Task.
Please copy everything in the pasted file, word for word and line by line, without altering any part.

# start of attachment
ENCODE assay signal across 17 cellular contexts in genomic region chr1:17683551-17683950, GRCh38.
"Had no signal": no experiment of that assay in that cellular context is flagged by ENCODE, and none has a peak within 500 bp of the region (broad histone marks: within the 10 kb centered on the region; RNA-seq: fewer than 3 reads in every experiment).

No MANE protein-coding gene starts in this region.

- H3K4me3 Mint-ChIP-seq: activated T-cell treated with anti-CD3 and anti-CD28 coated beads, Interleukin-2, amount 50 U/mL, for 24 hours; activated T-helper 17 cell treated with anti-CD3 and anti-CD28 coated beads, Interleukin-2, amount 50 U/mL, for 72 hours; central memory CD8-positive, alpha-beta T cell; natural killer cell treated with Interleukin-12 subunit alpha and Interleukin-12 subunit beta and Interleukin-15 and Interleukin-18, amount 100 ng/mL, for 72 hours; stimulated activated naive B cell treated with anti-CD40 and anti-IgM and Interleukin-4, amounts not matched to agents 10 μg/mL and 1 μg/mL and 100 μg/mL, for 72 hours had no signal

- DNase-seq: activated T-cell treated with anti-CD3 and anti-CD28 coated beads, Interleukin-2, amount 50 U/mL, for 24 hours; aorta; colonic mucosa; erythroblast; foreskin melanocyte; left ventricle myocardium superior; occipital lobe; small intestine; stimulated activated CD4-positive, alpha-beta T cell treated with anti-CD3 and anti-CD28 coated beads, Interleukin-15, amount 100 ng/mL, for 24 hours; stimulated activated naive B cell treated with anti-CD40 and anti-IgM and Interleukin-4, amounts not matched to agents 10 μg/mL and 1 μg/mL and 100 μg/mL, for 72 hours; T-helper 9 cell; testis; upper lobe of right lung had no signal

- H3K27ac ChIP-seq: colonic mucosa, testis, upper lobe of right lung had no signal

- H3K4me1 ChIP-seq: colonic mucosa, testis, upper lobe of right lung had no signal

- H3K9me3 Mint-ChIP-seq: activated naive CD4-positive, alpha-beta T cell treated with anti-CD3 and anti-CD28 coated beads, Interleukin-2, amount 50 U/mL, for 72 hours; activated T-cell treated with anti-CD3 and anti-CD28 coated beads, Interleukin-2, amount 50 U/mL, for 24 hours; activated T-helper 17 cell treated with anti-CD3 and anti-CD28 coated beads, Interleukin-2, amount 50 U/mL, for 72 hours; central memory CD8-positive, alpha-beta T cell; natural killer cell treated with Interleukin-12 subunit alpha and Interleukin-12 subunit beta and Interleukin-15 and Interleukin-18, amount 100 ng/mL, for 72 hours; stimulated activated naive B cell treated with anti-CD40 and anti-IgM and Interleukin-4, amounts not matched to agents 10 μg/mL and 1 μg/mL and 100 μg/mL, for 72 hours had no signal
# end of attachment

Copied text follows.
ENCODE assay signal across 17 cellular contexts in genomic region chr1:17683551-17683950, GRCh38.
"Had no signal": no experiment of that assay in that cellular context is flagged by ENCODE, and none has a peak within 500 bp of the region (broad histone marks: within the 10 kb centered on the region; RNA-seq: fewer than 3 reads in every experiment).

No MANE protein-coding gene starts in this region.

- H3K4me3 Mint-ChIP-seq: activated T-cell treated with anti-CD3 and anti-CD28 coated beads, Interleukin-2, amount 50 U/mL, for 24 hours; activated T-helper 17 cell treated with anti-CD3 and anti-CD28 coated beads, Interleukin-2, amount 50 U/mL, for 72 hours; central memory CD8-positive, alpha-beta T cell; natural killer cell treated with Interleukin-12 subunit alpha and Interleukin-12 subunit beta and Interleukin-15 and Interleukin-18, amount 100 ng/mL, for 72 hours; stimulated activated naive B cell treated with anti-CD40 and anti-IgM and Interleukin-4, amounts not matched to agents 10 μg/mL and 1 μg/mL and 100 μg/mL, for 72 hours had no signal

- DNase-seq: activated T-cell treated with anti-CD3 and anti-CD28 coated beads, Interleukin-2, amount 50 U/mL, for 24 hours; aorta; colonic mucosa; erythroblast; foreskin melanocyte; left ventricle myocardium superior; occipital lobe; small intestine; stimulated activated CD4-positive, alpha-beta T cell treated with anti-CD3 and anti-CD28 coated beads, Interleukin-15, amount 100 ng/mL, for 24 hours; stimulated activated naive B cell treated with anti-CD40 and anti-IgM and Interleukin-4, amounts not matched to agents 10 μg/mL and 1 μg/mL and 100 μg/mL, for 72 hours; T-helper 9 cell; testis; upper lobe of right lung had no signal

- H3K27ac ChIP-seq: colonic mucosa, testis, upper lobe of right lung had no signal

- H3K4me1 ChIP-seq: colonic mucosa, testis, upper lobe of right lung had no signal

- H3K9me3 Mint-ChIP-seq: activated naive CD4-positive, alpha-beta T cell treated with anti-CD3 and anti-CD28 coated beads, Interleukin-2, amount 50 U/mL, for 72 hours; activated T-cell treated with anti-CD3 and anti-CD28 coated beads, Interleukin-2, amount 50 U/mL, for 24 hours; activated T-helper 17 cell treated with anti-CD3 and anti-CD28 coated beads, Interleukin-2, amount 50 U/mL, for 72 hours; central memory CD8-positive, alpha-beta T cell; natural killer cell treated with Interleukin-12 subunit alpha and Interleukin-12 subunit beta and Interleukin-15 and Interleukin-18, amount 100 ng/mL, for 72 hours; stimulated activated naive B cell treated with anti-CD40 and anti-IgM and Interleukin-4, amounts not matched to agents 10 μg/mL and 1 μg/mL and 100 μg/mL, for 72 hours had no signal